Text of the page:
2.6 Global Distribution
Global Distribution of tawny coster. Blue markers indicate current distribution. Red markers indicate potential range expansion predicted by Braby et al 2014.
2.7 Conservation Status
Tawny coster has not yet been assessed for the IUCN Red List30
. However, from its rapid spread, it seems unlikely that tawny coster would be facing any threat in the near future.
The question better suited for tawny coster should be: Could tawny coster potentially be an invasive species since its host plant stinking passionflower is also spreading rapidly in Singapore?
The biological and economical impacts of tawny coster has yet to be studied, however, in Sri Lanka where this species is native in, tawny coster is infamous for being a pest for local market gardeners, destroying the harvest of various gourds of Family Cucurbitaceae5 . Locally in Singapore, the relative abundance of P. foetidacould be an explanation behind the rapid spread of tawny coster in Singapore. With an abundance of the host plant, the population of tawny coster is able to flourish as well.
A personal observation at Coney Island: There is an increase in spread of stinking passionflower (major host plant for tawny coster) in Coney Island to an extent that it seems to be growing at areas where Cynanchum ovalifolium Akar Bano was usually found to be present at. As a result, sightings of Danaus genutia genutiaCommon Tiger seemed to have lessened. Could it be that the spread of stinking passionflower could have indirectly resulted in the displacement of common tiger butterfly?
Common tiger (left). Photo by Sek Keung Lo from Flickr. Creative Commons. Akar bano (right) Photo by Horace Tan. Permission obtained.
3 Taxonomy and Systematics
There have been no subspecies listed under this species.
3.2 Original Linnaean Description
Original Linnaean description in Systema Naturae (1758).
Linnaeus described A. terpsicore as having oblong spotless yellow wings with its rear saturated with scattered black spots31 .
|Danaus chrysippus chrysippus|
|Danaus genutia genutia|
Papilio terpsicore Linnaeus, 1758 is the oldest available name of this species 34
. The species was subsequently moved to a different genus Acraea and is named Acraea terpsicore (Linneaus, 1758).
Papilio violae Fabricius, 1775
Papilio cephea Cramer, 1780
Acraea violae (Fabricius, 1793)
There has been much confusion over the identity of this species as many authors pointed out that the Linnean type material used to describe this species has not been located35 . It was then discovered that the type of tepsicore Linnaeus existed in the collections of the Linnean Society of London and identified as such36 . The type of violae Fabricius is in the Zoological Museum, Copenhagen 34 .
As Papilio terpsicore Linnaeus, 1758 is the oldest available name, it is therefore a senior synonym of Papilio violae Fabricius, 1775.
Specimen of terpsicore in Linnean Society of London (left) Image from Linnean Society of London. Specimen of violae in Zoological Museum, Copenhagen (right) Image from paper by Honey and Scoble 200134 .
Until now, there have been uncertainties regarding the scientific names of the Tawny Coster. Some online pages refer Tawny Coster to A. violae while others refer it as A. terpsicore.
Butterfly circle, a butterfly enthusiast group in Singapore have been using A. violae to describe Tawny Coster but since 2015, the scientific name of this species has been adopted as A. terpsicore.
Adopting A. terpsicore as scientific name. Image taken from Butterfly Circle 37 .
The brush-footed butterflies (Nymphalidae) belongs to superfamily Papilionoidea. This superfamily consists of all the true butterflies of five families - Papilionidae, Pieridae, Nymphalidae, Riodinidae and Lycaenidae. An estimation of 13 700 species of true butterflies are extant in the world 38 .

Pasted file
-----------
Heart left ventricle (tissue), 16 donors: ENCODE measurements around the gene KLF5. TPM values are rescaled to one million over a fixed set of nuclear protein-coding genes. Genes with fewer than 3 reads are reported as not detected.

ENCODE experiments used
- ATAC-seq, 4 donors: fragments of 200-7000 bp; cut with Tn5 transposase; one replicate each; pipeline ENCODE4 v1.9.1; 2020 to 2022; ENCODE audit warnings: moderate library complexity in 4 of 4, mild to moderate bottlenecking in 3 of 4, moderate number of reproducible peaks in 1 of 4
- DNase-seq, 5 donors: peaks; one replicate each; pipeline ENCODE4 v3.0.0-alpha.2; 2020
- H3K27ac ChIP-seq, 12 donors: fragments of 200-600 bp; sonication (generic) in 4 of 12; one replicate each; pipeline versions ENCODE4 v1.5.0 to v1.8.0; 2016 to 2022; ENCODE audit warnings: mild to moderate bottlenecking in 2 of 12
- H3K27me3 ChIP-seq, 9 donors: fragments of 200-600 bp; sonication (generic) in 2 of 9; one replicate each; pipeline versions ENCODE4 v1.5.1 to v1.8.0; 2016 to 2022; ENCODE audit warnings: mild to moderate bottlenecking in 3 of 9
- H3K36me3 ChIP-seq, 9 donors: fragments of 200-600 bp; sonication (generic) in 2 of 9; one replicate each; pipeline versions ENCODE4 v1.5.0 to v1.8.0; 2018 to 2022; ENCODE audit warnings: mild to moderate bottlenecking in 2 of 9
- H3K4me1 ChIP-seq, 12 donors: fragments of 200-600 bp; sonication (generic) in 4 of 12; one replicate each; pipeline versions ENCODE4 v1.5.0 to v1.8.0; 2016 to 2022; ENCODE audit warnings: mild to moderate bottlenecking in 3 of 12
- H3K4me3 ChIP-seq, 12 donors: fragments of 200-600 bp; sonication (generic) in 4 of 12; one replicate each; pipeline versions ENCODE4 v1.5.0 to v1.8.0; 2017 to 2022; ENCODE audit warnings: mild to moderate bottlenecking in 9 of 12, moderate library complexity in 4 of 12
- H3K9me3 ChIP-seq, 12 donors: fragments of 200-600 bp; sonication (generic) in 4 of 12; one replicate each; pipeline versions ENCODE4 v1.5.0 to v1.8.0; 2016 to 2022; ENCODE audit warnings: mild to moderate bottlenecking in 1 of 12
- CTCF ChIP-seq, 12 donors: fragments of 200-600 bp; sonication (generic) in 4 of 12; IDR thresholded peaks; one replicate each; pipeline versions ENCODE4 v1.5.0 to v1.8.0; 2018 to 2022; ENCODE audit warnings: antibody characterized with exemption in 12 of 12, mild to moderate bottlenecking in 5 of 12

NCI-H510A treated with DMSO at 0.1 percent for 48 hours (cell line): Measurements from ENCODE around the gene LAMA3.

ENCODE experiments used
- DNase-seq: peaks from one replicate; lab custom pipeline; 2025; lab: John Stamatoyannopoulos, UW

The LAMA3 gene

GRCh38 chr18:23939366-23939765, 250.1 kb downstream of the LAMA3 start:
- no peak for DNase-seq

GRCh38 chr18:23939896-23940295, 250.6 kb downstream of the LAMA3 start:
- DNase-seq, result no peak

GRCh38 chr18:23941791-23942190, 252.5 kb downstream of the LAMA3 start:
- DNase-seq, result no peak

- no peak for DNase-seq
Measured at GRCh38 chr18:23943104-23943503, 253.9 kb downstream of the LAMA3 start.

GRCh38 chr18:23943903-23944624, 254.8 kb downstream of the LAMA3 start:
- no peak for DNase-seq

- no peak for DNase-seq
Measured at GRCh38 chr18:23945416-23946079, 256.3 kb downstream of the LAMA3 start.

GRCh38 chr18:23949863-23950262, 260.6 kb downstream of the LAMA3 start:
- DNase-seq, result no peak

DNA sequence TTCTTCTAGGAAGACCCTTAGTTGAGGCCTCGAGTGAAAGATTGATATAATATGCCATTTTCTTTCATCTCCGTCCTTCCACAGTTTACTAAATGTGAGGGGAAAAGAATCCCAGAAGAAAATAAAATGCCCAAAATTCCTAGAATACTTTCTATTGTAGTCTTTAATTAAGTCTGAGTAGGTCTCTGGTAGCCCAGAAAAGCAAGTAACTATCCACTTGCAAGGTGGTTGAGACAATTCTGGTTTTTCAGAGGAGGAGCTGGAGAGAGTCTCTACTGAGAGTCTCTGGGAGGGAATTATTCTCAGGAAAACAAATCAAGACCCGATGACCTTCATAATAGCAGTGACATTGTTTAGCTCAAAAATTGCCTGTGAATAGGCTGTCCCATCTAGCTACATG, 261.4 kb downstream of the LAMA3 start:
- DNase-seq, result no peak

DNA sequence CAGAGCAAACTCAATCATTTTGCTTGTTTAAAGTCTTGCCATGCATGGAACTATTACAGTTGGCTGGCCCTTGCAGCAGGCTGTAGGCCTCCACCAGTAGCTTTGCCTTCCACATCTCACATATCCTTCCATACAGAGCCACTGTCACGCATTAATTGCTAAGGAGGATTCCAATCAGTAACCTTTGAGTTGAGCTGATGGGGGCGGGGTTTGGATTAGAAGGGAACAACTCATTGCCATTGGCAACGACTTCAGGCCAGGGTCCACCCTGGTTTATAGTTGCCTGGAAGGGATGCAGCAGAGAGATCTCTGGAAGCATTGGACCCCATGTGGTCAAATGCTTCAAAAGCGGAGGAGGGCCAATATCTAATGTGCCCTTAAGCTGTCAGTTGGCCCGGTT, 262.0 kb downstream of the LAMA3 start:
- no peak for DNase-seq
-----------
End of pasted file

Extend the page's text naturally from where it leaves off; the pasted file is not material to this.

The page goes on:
Cladogram of the true butterflies. Image from Tree of Life web project.
The subfamily Heliconiinae was recently divided into 4 tribes - Acraeini, Heliconiini, Vagrantini and Argynnini 39 . A. terpsicore belongs to the tribe Acraeini. Acraeini is thought to comprise between one and seven genera distributed in the Neotropics and Old World 40 .
Division of subfamily Heliconiinae into 4 tribes. Image from Nymphalidae.net
Phylogenetic analyses were conducted based on both molecular and morphological data. The molecular sequence data were based on 2 nuclear gene region (EF-1a and Wingless) and 1 mitochondrial gene region (COI). The morphological data matrix involved a total of 99 characters, with 95 characters scored from adult butterflies, and 4 characters scored from immature stages41 .
Phylogenetic analyses of the combined molecular and morphological datasets. (a) Single most parsimonous tree. Numbers above the branches are Bootstrap value for the node to the right of the numbers and italicized numbers below branches are node numbers. (b) Tree resulting from Bayesian analysis using mixed models. Number below branches are posterior probabilities for the node to the right of each number. Colour codes represent families as follows: pink, Hedylidae; red, Hesperiidae; green, Papilionidae; yellow, Pieridae; purple, Riodinidae; blue, Lycaenidae; orange, Nymphalidae. Annotation from Sandy Tan. Screenshot taken from study by Wahlberg et al.
The analyses of the combined molecular and morphology dataset provide strong support for the monophyly of all traditionally recognised higher taxa. However Nymphalidae (family of the tawny coster) was an exception with moderate Bremer support (6), high posterior probability (100%) but no bootstrap support (less than 50%). Characters (morphology, COI and EF-1a) do support the monophyly of the family however Wingless conflicts moderately, which resulted in the above phylogenetic tree. A postulation regarding the unsupported monophyly of Nymphalidae is that the major lineages diverged very rapidly from one another. The uniquely derived features used to define the family is thus a challenge.
4.1 DNA Barcode
The DNA Barcode data for this species can be found here.
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This page was authored by Tan Tze Min Sandy
Last curated on 2016